There’s no such thing as being too prepared – and it turns out that this rule doesn’t just apply to exams and job interviews. Keeping on top of your finances at the beginning of your career might just be the best thing you can do in your early twenties. Here, 23-year-old advertising assistant Emily asks Emma Maslin, money coach and mentor, whether her money management is good enough to help her to one day achieve the financial independence she wants.
I’m pretty lucky in comparison to my friends, as I’m living at home in London with my parents rent-free, which has been a lifesaver since I finished university (thanks, mum and dad). I work in advertising and my salary is far below that of my friends who went on to join big corporate grad schemes. I earn £21,000, which would probably get me a small bedsit in the very dodgiest part of London. Of course I’d love a place of my own, but for now I’m going to have to be patient.
I worked really hard to get my job as an advertising assistant. I interned for free just about everywhere (I’m a total pro at carrying seven Pret oat milk lattes at any given time). So when I got offered a full-time position seven months ago, I was ecstatic.
I’ve just passed my probation and I’m now starting to relax a bit more about money – it’s still a novelty seeing my bank balance without a minus sign next to it. I’ve been able to pay off my overdraft and my student loan has started coming out too.
As I have more of a disposable income than my friends who are renting, I’m making the most of it while I am still living at home. I love eating out and splurging on the odd luxury without feeling bad about it. After all, my job requires me to attend a lot of events, so smart co-ords and a good pair of heels are workwear essentials for me. I remember buying a Wandler bag with my first paycheque. I was proud to be able to finally have something elegant for work that I had paid for myself, my student wardrobe wasn’t really cutting it anymore.
I’m sensible though and I always keep an eye on my spending. Every month I put away 25% of my pay cheque into a separate savings account. I’m single and I don’t want to rely on meeting someone to get on to the property ladder so by saving now, I hope I’ll have enough for a deposit of my own eventually.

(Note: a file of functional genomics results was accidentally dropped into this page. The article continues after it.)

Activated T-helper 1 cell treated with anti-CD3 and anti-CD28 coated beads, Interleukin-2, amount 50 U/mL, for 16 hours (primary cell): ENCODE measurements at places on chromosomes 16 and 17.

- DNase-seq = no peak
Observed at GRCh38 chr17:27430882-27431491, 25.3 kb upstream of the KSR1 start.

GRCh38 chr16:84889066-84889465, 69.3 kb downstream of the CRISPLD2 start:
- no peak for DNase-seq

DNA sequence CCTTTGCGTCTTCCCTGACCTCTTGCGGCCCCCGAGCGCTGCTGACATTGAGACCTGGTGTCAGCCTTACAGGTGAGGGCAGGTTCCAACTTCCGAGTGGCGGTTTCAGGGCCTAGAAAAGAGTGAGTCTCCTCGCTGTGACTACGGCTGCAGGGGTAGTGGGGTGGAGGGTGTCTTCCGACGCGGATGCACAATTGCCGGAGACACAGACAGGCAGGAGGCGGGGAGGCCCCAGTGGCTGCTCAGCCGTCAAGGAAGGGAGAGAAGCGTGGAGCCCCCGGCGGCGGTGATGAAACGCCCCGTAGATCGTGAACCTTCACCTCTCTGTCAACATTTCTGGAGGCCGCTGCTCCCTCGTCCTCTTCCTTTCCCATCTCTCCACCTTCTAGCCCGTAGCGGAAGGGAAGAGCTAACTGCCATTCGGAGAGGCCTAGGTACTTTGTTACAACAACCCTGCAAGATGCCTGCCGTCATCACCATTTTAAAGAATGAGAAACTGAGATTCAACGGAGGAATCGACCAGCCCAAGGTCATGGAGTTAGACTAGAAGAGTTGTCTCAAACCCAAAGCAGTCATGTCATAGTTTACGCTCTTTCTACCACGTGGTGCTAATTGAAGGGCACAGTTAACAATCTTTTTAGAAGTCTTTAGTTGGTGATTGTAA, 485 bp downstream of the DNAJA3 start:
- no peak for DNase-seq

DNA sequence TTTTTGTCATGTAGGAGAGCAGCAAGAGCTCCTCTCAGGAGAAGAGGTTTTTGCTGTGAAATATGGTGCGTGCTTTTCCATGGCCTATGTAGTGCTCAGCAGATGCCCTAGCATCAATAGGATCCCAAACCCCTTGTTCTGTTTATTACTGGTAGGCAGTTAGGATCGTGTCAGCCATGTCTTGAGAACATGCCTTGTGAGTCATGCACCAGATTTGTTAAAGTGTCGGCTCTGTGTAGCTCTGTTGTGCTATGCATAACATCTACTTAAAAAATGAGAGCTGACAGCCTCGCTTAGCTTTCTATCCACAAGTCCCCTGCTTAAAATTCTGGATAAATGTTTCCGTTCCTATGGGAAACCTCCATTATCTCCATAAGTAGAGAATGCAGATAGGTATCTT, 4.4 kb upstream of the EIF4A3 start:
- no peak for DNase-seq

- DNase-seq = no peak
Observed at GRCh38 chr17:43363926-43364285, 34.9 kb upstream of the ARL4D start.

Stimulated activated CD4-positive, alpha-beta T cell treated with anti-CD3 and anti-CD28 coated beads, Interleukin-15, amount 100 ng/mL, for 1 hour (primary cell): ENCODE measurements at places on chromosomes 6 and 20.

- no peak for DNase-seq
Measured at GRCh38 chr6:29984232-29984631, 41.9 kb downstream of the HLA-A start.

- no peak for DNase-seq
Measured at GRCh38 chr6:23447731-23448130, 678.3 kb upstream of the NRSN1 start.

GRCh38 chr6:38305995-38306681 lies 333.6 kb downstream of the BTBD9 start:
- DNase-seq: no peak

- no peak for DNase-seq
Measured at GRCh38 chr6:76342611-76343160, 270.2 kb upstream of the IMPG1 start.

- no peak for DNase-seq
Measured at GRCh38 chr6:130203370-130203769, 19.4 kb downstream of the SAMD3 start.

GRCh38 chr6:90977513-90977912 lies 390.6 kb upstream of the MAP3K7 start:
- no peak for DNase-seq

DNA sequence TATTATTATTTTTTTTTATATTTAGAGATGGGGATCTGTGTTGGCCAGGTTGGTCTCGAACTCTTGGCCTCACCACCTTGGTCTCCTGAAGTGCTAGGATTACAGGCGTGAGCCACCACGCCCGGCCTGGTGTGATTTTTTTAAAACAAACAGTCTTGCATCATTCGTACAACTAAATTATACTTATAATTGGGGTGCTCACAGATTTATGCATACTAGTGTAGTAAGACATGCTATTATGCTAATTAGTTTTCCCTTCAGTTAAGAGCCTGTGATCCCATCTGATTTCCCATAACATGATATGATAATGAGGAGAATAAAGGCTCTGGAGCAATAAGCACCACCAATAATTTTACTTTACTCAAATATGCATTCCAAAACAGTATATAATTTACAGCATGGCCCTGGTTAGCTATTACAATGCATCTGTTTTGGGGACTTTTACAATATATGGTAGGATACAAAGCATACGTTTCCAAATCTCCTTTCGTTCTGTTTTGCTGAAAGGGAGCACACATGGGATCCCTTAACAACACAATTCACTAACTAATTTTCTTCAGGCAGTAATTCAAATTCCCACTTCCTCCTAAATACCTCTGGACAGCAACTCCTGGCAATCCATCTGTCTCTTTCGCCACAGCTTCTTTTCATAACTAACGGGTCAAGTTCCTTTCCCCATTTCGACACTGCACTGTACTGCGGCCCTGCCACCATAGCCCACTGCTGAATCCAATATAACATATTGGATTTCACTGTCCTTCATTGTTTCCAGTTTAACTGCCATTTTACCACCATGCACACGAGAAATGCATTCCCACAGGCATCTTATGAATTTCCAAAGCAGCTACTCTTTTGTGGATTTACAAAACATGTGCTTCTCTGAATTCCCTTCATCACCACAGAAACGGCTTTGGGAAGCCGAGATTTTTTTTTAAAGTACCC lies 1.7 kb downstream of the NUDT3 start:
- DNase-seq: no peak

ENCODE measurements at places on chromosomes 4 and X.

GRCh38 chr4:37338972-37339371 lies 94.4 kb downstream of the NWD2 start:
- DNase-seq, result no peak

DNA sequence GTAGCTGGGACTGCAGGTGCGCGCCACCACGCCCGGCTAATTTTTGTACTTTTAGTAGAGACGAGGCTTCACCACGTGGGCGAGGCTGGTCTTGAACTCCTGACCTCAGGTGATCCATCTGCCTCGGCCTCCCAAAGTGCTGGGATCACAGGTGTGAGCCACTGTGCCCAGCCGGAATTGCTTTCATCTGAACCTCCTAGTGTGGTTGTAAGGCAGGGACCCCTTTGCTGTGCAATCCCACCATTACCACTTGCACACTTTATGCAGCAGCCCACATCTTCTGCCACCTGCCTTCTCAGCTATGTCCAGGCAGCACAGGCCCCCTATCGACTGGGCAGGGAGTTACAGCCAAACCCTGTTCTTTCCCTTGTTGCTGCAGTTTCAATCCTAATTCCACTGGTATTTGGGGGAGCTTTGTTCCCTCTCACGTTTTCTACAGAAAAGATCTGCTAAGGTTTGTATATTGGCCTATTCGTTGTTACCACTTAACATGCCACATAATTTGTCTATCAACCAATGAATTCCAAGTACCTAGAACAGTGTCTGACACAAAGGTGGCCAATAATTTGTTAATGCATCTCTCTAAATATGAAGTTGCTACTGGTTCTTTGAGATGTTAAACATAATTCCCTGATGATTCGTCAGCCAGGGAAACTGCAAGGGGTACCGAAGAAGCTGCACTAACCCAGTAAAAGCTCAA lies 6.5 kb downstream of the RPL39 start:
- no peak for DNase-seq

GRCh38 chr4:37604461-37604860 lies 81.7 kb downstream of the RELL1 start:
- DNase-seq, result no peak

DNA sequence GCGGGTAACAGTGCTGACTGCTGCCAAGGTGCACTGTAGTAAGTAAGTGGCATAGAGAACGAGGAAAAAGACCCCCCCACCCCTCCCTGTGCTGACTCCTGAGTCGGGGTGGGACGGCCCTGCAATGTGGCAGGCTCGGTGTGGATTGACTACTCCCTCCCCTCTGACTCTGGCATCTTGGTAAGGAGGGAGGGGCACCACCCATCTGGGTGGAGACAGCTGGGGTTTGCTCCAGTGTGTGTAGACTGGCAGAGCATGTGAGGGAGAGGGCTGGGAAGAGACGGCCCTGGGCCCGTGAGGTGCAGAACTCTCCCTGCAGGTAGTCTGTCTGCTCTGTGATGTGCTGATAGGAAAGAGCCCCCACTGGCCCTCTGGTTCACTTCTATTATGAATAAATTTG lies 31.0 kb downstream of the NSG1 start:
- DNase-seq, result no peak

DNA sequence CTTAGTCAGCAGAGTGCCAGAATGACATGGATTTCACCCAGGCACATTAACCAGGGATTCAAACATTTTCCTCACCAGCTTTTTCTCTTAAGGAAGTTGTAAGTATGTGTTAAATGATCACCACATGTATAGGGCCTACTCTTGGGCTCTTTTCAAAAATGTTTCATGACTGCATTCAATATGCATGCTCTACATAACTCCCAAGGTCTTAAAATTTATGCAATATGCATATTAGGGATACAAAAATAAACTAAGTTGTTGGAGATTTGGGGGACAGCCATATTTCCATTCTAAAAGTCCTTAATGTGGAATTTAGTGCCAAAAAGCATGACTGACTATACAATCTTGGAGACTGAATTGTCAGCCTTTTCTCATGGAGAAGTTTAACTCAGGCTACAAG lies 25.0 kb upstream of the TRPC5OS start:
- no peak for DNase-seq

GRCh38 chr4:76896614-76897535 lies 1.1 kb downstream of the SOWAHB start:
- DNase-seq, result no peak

I’m conscious of being financially independent and I think getting into good habits early is key. I don’t have a credit card as I am worried about using it needlessly on a night out and getting into debt over interest charges. I did read somewhere that it’s good to start building up a credit score for a few years before you want a mortgage, but I’m not sure where to start.
Emma Maslin, money coach and mentor, says…
In today’s social media orientated world, we are conditioned to buy material things and experiences to keep up, even when we haven’t got the money. Don’t fall into the trap of buying mindlessly using a credit card, just because they are available. Borrowed money always needs to be paid back – on time and with interest. The worry that comes with owing money is rarely worth the momentary happiness that buying the latest trainers will bring. Being disciplined to save for your wants is a great life skill.
When it comes to those things you want to do, experience or own in life, developing a ‘spending and saving plan’ is essential. It’s easy to focus on your short-term wants – new clothes, nights out with friends, the latest phone. Take some time to think about your future goals: next month, next year and beyond. These may include starting a family or buying your own home.
To build your spending and saving plan, allocate a portion of your total income to each of your various goals, then your essential expenses (like rent, utilities, repayments), then non-essential, fun spending, until every pound of income has been used. Do this and you are being intentional with every pound that goes out of your account, making sure you are chipping away at all of your life goals, rather than just living for the moment.
Most online banks have a facility where you can set your goals and save into a nominated ‘pot’ for them. Be aware that planning to save whatever you have left at the end of the month doesn’t work; make sure you transfer the money into your pots on payday before you have a chance to spend it.
For your living expenses, apps such as Emma and new banks such as Starling and Monzo allow you to set a budget by category of expenditure. They will alert you when your total spending is nearing the amount you have allocated for that category. Using these is a great way to keep accountable to your spending plan.
If you decide to take out a credit card, make sure you are able to keep up with at least the minimum repayments before you apply for it. If you fail to make these on time, it will be noted on your credit report. Don’t miss a repayment because the impact on your credit score could cause you problems for years. When you come to do various things in life – like take out a new phone contract, purchase car insurance, rent a house or eventually buy your own home – your credit score will be checked by the company you are engaging with. If you have a poor credit score, you may have to pay a higher interest rate as you are seen as a more risky customer, or you may be refused altogether.
To build a healthy credit score, you need to show you are responsible with borrowed money. Start with just one credit card and show the lender you can use it responsibly; don’t spend close to your credit limit, and pay the balance off in full each month.
Emma Maslin is a certified money coach and founder of award-winning personal finance website, The Money Whisperer.
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